When cloud vendors turn their eyes to China, they see a huge market, but don't expect China to simply cede the market to western technology giants. It plans to compete in its own right in a big way.
Just this week, according to a report in the Taiwanese publication Want ChinaTimes, the Chinese are working hard to encourage a domestic cloud business. What's more, there is some feeling in China, according to that article, that it can compete because it believes the western market is really just starting too.
Regardless of how you feel about that, the government is pushing an initiative called "Internet Plus." The plan being promoted by the government is to use the cloud, big data, and other internet technologies to drive new industries in China. In other words, the Chinese see the digital revolution happening all around them and they want a piece of it too.
But companies like Alibaba's Aliyun Infrastructure as a Service unit want to do more than help Chinese companies become more agile and create new domestic economic opportunities, they also want to compete with the likes of Amazon, Google, Microsoft, and IBM head to head in the world market.
As I wrote earlier this month, Alibaba is serious in its ambition. Aliyun president Simon Hu told Reuters, "Our goal is to overtake Amazon in four years, whether that's in customers, technology, or worldwide scale."
That kind of talk sounds like a genuine desire to take some of its vast resources and go at these guys head on. Just this week, Aliyun opened its latest datacenter in Singapore, and announced it would be the site of its international headquarters, opening next month.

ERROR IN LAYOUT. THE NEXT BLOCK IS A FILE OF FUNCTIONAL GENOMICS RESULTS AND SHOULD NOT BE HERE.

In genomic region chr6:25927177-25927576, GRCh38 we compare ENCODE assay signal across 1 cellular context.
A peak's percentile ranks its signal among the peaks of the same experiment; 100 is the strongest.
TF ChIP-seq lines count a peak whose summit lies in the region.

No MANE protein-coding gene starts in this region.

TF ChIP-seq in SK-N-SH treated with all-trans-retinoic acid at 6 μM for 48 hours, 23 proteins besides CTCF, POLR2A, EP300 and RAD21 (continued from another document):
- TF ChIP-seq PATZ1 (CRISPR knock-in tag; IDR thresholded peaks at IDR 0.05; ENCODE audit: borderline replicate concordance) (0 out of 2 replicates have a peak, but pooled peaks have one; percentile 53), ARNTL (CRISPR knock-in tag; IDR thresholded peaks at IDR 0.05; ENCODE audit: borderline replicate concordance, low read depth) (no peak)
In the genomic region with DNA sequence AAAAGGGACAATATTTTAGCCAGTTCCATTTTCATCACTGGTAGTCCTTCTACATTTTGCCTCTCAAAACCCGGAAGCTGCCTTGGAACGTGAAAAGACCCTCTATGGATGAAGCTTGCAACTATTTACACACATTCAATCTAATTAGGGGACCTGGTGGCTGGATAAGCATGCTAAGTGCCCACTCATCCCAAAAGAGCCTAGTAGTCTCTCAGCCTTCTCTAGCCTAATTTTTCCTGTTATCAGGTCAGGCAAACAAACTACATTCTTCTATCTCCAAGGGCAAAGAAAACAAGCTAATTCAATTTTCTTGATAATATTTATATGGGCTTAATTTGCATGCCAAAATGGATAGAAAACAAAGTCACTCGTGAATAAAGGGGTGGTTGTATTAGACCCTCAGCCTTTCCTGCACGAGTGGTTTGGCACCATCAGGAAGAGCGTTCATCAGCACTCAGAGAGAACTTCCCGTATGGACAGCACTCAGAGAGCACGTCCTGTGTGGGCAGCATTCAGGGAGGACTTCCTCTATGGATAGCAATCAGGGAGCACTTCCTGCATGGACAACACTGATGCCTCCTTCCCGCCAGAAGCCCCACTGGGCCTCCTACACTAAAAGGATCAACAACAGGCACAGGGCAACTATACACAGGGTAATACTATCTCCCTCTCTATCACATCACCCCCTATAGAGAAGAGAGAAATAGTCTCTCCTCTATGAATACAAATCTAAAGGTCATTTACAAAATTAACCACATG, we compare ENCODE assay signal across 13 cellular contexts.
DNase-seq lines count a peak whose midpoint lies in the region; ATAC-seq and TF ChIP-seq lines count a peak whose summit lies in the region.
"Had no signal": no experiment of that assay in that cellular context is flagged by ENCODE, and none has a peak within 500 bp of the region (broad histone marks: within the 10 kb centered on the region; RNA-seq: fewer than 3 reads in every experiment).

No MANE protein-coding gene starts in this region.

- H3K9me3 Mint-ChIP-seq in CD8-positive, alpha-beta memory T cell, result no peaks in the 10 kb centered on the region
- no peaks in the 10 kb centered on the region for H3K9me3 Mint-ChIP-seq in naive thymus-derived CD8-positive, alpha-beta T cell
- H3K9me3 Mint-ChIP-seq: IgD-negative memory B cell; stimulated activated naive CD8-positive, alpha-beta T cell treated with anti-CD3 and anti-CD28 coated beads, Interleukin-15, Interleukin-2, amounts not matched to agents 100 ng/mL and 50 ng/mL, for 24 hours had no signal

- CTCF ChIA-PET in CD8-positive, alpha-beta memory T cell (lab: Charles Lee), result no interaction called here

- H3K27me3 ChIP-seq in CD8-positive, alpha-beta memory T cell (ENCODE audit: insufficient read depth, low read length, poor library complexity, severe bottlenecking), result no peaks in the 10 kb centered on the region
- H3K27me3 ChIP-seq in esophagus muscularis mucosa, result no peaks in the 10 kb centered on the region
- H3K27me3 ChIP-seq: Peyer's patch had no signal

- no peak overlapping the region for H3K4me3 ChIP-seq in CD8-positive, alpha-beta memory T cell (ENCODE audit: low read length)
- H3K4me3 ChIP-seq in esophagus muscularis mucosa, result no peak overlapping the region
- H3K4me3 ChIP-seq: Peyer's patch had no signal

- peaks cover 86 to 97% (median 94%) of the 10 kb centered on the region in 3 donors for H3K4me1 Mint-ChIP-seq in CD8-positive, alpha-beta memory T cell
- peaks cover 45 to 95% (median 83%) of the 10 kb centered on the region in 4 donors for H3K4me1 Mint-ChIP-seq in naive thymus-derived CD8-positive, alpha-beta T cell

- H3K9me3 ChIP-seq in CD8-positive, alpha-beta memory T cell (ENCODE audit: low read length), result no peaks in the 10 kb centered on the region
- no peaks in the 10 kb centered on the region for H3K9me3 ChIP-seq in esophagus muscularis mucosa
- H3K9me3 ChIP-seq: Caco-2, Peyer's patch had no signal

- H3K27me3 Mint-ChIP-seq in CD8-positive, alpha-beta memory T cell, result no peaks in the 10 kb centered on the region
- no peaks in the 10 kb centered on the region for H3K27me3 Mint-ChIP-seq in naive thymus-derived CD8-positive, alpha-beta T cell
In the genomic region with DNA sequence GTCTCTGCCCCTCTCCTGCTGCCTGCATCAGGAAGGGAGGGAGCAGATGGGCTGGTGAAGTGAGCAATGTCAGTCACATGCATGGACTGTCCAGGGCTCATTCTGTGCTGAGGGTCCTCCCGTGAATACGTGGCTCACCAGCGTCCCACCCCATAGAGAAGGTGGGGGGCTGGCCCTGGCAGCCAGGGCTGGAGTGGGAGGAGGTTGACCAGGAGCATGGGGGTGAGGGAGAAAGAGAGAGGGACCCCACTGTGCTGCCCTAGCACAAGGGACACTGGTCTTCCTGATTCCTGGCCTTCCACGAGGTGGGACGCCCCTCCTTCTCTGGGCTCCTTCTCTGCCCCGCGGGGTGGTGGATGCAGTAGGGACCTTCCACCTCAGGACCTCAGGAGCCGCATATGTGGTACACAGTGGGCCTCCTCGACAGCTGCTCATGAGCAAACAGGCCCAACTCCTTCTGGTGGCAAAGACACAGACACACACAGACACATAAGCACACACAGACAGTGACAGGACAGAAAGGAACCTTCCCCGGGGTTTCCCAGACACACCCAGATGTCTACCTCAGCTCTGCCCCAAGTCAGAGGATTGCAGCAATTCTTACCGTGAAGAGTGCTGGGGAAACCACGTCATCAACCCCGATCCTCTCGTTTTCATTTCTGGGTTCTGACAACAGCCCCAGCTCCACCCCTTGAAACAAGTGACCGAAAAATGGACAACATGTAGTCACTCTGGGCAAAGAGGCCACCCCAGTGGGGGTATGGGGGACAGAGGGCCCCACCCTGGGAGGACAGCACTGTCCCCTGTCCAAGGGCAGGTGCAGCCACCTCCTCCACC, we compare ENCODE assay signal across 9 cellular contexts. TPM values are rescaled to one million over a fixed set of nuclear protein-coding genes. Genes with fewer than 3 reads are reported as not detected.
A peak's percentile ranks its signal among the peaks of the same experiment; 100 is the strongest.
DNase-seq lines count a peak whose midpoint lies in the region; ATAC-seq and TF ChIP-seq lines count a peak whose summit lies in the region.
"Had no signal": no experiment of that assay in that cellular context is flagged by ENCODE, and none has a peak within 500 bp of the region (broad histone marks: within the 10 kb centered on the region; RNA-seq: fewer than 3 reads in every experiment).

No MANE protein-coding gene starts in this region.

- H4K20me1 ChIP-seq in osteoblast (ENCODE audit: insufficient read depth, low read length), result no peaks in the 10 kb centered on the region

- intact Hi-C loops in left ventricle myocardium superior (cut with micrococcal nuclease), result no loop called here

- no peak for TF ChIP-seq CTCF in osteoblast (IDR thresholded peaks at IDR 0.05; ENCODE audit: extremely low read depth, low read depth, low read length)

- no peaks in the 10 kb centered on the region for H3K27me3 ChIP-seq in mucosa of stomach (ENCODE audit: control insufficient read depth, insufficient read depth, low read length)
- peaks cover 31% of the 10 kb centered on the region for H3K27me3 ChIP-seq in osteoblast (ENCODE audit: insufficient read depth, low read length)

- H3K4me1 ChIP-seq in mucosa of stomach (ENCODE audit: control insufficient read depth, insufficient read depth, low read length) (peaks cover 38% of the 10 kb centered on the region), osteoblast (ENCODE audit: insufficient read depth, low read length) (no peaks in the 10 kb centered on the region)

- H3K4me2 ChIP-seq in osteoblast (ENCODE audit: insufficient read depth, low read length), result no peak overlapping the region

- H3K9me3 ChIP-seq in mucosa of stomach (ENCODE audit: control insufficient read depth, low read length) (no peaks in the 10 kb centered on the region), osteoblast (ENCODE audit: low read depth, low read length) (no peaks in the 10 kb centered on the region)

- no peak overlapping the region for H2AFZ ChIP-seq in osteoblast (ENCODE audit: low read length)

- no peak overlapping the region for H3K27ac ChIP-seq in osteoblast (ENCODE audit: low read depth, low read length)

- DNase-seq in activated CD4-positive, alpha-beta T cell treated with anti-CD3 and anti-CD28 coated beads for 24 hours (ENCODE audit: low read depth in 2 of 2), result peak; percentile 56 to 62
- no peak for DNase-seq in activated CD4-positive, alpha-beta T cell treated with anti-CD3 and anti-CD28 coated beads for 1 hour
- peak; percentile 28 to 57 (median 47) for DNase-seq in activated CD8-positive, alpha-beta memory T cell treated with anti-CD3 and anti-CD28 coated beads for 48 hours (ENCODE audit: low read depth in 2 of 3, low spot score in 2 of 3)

The market is a two way street
But it's important to remember this competition could work both ways. While Alibaba/Aliyun may be casting its eyes toward the world, those other players have been having thoughts about a business dalliance in China.
How this all plays out is hard to say. This is not necessarily a simple business competition. It's also wrapped up in all kinds of international politics and economic policies. Yet that hasn't stopped three of the big four US cloud providers from building presence in China—all within the last year.
- Amazon Web Services made the first move, announcing an office in China at the tail end of 2013, and beginning to take on customers at the beginning of 2014.
- Microsoft launched its first Chinese data center in March 2014.
- IBM teamed with another Chinese internet giant, Tencent, on an enterprise cloud initiative in China last fall.
All of this goes to show that China is a vast and complex market, and while the cloud market itself is opening up around the world, each of these enormous companies (along with lots of smaller ones) want a piece of it.
If the US providers can get even a small bit of the Chinese market, it could translate into tremendous revenue, and that's why everyone, less Google, is taking its shot there. Just don't expect the Chinese to sit still while they try.(c) Can Stock Photo